And his influence was felt in the most unusual aspects of pop culture. In many respects, television’s “Top of the Pops” has not aged well, and perhaps the most embarrassing reminder of a certain era in our lives, beyond the retrospective disclosures of the activities of some of its DJs, was the weekly performance of the resident dance troupe “Pan’s People”. However, Simon’s influence even assuaged the dubious taste of that regular routine. Probably the only “Pan’s People” appearance that anyone can clearly recall after more than four decades would be the video filmed to accompany “Bridge over Troubled Water”. Away from the normal “bump and grind” presentation, this featured only the group’s leader, Flick Colby, in a balletic interpretation of the atmospheric song. Filmed almost in monochrome, the “different” nature of the clip, the fluidity of the interpretation in her dance, allied to the soaring beauty of Garfunkel’s vocals, fixed it in the collective memory – almost a paradigm for Simon’s abilities to promote different art forms and encourage a more eclectic approach to popular culture.
Of course, it’s a personal and individual thing: different songs and different memories for each of us, but the connection can’t be denied. When he sang “The Boxer” in Glasgow, it was inevitable that a thousand voices in syncopation would supply the “whipcrack” effect at the end of the line “Lie de Lie “ – it was a Pavlovian reaction, born out of decades of internalising the song. For us, “Kodachrome”, played at the funeral of my much loved brother-in-law, a photographer, was particularly moving, but we were dancing through our tears.
He started with “America” and ended with “Sound of Silence”, and, in between played just about every song we could remember, backed by an epic band, and displaying his wit, communication skills and seemingly undiminished enthusiasm, despite it being a “Farewell Tour”.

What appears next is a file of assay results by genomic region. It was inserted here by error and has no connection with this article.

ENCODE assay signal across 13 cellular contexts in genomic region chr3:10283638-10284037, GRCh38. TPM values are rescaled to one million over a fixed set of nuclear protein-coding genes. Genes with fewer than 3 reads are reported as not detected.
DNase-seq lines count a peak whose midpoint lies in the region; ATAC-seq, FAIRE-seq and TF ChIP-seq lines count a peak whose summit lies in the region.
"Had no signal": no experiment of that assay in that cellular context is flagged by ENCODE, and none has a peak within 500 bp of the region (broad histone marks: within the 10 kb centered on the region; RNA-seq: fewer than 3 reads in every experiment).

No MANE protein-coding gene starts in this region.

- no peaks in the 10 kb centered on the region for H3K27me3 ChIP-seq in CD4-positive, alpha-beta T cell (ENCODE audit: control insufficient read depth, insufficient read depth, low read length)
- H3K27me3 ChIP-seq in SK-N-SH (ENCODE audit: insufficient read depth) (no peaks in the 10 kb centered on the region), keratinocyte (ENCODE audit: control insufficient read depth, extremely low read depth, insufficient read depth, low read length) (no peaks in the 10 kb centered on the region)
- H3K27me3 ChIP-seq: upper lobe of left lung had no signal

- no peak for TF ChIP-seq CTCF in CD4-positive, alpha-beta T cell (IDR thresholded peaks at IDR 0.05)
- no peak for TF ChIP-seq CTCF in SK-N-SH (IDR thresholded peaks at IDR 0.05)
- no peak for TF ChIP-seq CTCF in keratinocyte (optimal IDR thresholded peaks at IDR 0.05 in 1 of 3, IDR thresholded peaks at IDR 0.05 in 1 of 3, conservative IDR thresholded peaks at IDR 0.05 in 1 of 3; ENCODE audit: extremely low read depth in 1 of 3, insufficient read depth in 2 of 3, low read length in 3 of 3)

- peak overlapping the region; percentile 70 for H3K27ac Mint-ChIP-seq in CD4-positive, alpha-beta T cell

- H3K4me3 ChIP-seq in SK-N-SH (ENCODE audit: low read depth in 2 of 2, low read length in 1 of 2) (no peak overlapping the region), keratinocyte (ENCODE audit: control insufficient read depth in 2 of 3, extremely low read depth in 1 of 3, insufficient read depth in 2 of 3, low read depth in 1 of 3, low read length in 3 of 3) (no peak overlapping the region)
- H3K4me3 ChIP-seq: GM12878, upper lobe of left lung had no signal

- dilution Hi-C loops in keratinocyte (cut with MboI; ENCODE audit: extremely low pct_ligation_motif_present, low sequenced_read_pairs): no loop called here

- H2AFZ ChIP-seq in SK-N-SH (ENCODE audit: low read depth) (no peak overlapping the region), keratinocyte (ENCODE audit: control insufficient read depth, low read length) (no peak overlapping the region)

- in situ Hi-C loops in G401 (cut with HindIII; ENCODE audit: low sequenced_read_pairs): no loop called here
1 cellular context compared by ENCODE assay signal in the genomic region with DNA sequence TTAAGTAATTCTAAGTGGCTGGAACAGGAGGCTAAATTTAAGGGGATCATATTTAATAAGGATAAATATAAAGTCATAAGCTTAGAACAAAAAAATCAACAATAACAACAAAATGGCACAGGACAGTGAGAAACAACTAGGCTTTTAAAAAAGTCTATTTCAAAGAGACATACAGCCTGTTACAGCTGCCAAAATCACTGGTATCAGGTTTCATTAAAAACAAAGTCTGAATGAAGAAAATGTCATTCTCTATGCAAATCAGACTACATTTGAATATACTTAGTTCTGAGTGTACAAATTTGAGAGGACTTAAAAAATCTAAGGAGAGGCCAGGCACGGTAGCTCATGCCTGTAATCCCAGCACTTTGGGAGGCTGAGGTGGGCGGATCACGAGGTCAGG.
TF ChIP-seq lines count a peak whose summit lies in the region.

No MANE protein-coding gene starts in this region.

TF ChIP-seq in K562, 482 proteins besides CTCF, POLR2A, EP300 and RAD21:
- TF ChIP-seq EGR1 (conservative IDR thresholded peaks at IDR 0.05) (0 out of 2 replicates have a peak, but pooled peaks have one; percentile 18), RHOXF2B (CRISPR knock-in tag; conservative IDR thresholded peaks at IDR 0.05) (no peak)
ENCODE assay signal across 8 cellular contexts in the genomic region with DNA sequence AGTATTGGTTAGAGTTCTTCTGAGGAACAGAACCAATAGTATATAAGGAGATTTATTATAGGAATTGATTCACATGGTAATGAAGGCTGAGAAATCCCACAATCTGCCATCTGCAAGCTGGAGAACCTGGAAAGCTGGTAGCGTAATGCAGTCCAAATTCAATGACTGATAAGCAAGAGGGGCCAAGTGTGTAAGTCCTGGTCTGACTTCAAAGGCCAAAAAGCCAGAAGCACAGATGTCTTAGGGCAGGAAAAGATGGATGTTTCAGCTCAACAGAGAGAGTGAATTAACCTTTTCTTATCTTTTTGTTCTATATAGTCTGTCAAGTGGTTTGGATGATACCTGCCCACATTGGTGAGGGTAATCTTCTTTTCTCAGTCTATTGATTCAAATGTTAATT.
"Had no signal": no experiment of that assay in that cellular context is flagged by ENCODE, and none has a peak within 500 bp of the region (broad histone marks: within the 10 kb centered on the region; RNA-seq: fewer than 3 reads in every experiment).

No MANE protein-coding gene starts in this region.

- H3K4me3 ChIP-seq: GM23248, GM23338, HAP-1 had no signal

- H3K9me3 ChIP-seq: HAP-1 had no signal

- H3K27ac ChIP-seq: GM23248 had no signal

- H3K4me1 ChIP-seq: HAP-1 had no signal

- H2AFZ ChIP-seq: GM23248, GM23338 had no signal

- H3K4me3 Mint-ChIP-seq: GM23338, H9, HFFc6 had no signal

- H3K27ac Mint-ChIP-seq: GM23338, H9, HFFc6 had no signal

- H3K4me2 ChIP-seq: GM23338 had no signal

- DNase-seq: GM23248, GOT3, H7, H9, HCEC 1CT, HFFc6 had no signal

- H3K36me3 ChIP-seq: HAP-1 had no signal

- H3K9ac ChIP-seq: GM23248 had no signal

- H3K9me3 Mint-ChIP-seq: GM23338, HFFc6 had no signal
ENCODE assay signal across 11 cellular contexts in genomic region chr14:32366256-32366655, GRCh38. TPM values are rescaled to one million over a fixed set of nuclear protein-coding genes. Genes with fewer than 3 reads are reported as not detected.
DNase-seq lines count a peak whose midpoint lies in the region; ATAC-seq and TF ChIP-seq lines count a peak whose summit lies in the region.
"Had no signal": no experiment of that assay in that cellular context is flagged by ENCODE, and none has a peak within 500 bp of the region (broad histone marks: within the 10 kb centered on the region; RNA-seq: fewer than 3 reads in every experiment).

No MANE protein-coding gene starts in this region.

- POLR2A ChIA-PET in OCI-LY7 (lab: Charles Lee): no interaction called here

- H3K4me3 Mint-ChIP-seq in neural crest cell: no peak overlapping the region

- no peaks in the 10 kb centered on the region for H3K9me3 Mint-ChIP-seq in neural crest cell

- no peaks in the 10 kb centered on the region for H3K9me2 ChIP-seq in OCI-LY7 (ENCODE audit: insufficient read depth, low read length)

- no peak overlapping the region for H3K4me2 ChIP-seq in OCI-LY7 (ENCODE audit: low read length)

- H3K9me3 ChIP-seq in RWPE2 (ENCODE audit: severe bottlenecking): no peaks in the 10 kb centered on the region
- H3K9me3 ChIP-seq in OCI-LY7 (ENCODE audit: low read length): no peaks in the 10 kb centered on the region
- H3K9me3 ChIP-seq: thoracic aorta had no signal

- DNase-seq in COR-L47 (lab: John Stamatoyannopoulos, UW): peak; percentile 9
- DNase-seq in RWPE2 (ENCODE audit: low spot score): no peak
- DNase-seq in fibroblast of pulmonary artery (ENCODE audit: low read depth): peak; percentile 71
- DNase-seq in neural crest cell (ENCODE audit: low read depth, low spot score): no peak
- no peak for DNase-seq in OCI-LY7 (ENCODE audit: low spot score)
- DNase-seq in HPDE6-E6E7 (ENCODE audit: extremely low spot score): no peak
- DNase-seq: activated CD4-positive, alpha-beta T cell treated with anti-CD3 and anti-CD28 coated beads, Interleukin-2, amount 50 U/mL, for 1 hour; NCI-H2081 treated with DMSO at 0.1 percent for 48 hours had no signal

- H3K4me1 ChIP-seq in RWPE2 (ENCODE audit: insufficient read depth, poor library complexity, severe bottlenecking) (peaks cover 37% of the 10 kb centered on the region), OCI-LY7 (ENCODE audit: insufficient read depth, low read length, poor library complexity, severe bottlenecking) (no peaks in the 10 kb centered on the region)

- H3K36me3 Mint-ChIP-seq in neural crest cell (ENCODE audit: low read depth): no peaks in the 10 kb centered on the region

But ultimately, Paul Simon has become embedded in the part of our psyche which thinks – about life, people, and the whole damn thing. He is representative of a whole generation and class of American whom the world admired, who challenged those “people talking without speaking, people hearing without listening”. So it was timely that he was singing to us as the current American President was heading towards these shores.
Long before Trump’s appalling election, Simon’s “American Tune” was pondering the state of America, consciously evoking the sense of pessimism generated when the values and ideals of the founding fathers are compared to the realities of today. Neither he, not his supporters, could have dreamt that the song would be so completely relevant in these times.
As a child of an emigrant family, as a supporter of an inclusive and welcoming policy towards refugees, I still find that Paul Simon’s lyrics are relevant, thought provoking, and, sometimes, ultimately heart breaking.
“And high up above my eyes could clearly see
The Statue of Liberty
Sailing away to sea…
We came on the ship they called the Mayflower
We came on the ship that sailed the Moon
We come in the age’s most uncertain hour
And sing an American Tune.”
I’m just glad that tune was sung in my lifetime.